In a span of one week at the turn of the year, Apple found itself amid major headlines for not one, but two different points of interest regarding its workers — employees staging a walkout and engineer retention incentives.
Apple employees have been speaking out about perceived injustices in the workplace for many months, but the recent call for protections had to do with rising cases of Covid and workers staging a walkout on Christmas Eve. Just days after the walkout took place it was reported that Apple was offering restricted stock units thought to be valued at $50k to $180k to engineers as an incentive to retain talent and avoid further poaching from tech rivals.
We looked at how these two stories were covered by the media and how they rivaled each other in terms of public engagement.
The Apple worker walkout and bonus scheme generated interest in different ways, but the public clearly favored content about employees planning to walk off their jobs on Christmas Eve in terms of the level of interest. In total, the walkout earned 128.4k engagements to the bonus scheme’s 70.7k, nearly doubling the amount of engagement.
The bonus scheme did, however, generate far more media coverage, with 866 articles published during this time period compared to the 176 articles published about the walkout. So, even with 4.9x the amount of articles published, news about the bonuses failed to win public interest.
Media interest in the walkout began on Dec 23rd when it was officially announced, but the majority of coverage came on Christmas Eve, and the biggest peak in engagement took place over the Christmas holiday. Truthout’s article was principally responsible for the huge spike in public interest, and received over 26k engagements on Dec 25th alone. This was also the top article about the worker walkout overall, netting 44.7k engagements since its publishing.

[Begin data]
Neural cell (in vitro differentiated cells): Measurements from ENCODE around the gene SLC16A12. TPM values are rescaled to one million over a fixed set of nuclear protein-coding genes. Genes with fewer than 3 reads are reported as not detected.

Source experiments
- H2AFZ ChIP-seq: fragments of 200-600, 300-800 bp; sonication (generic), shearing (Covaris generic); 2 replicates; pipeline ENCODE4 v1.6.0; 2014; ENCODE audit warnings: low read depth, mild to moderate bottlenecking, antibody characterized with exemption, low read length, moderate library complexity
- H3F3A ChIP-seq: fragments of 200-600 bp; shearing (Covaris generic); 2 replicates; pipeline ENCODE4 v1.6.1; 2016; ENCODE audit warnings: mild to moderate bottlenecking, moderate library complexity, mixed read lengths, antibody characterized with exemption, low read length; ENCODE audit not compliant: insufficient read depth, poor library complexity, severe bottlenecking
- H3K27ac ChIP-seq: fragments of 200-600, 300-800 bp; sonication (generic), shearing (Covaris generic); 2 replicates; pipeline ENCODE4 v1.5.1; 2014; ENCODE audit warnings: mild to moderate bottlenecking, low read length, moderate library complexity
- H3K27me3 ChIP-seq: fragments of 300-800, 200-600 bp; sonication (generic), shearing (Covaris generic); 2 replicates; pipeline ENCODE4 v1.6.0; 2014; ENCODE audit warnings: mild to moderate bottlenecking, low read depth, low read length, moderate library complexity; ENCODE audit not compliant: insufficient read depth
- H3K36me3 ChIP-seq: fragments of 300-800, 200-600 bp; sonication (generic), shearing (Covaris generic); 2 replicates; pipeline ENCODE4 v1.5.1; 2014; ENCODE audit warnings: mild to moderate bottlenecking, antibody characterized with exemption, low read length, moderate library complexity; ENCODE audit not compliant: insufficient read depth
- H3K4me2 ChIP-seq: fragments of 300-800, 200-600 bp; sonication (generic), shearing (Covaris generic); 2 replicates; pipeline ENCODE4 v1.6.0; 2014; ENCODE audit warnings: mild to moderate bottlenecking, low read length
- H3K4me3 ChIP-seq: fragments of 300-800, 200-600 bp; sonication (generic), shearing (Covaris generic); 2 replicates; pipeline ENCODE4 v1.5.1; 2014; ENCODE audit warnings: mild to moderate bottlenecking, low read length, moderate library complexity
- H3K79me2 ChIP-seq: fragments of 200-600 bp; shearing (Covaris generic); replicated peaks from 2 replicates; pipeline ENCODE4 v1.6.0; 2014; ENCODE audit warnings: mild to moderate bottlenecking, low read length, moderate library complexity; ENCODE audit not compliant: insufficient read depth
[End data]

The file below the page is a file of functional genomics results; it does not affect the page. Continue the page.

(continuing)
Apple walkout: organizer activities and the most engaged posts
The December walkout was not the first time that Apple employees had come forward about enduring poor working conditions such as little to no sick time, low wages, and ongoing internal harassment. Instead, this was a tipping point for workers who had begun organizing the #AppleToo campaign back in August.
Employees launched a Twitter account under the name Apple Together, a website, and a Medium blog where current or former employees could share their stories and have their voices heard. The Twitter account, which has accumulated over 9k followers in the last five months, was where the walkout was originally announced.
Calling all Apple workers and patrons! Tomorrow, December 24th, 2021, Apple workers are staging a walkout/callout to demand better working conditions. Strike funds are available for participants: https://t.co/xYESzWc196. Don't cross the picket line.#AppleWalkout 🖤✊ pic.twitter.com/U9OexqTLv9— Apple Together (@AppleLaborers) December 23, 2021
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Public interest lags in bonus scheme content
Three days after the walkout Apple was making headlines again, as articles about the bonus scheme came to the forefront. Bloomberg was first to break the news on Dec 28th, just as engagement with coverage of the walkout was waning. The article stated that Apple was looking to prevent defections to Meta by offering bonuses as much as $180,000.
Most of the top articles about engineer bonuses saw fewer than 10k engagements. An article in Interesting Engineering took the top spot with 14k engagements, while Bloomberg landed in second with just over 10k engagements to its article. These were the only two publishers whose stories reached double digits.
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Interestingly enough, despite lower public interest in articles about the bonus scheme, engagement to the bonuses on Instagram was twice as high as the walkout. A post from Bloomberg Business netted close to 60k engagements and offered a link to its full story in the page’s bio. This was the top performing piece of content of the walkout and bonus scheme combined.
Apple employees are now faced with navigating through complicated internal politics, where on one end, an advocacy group is battling for fair treatment of workers, and yet simultaneously there are top tier engineers being offered rare bonuses to stay. The media will continue to write about both, but for now, public interest remains high in worker conditions.
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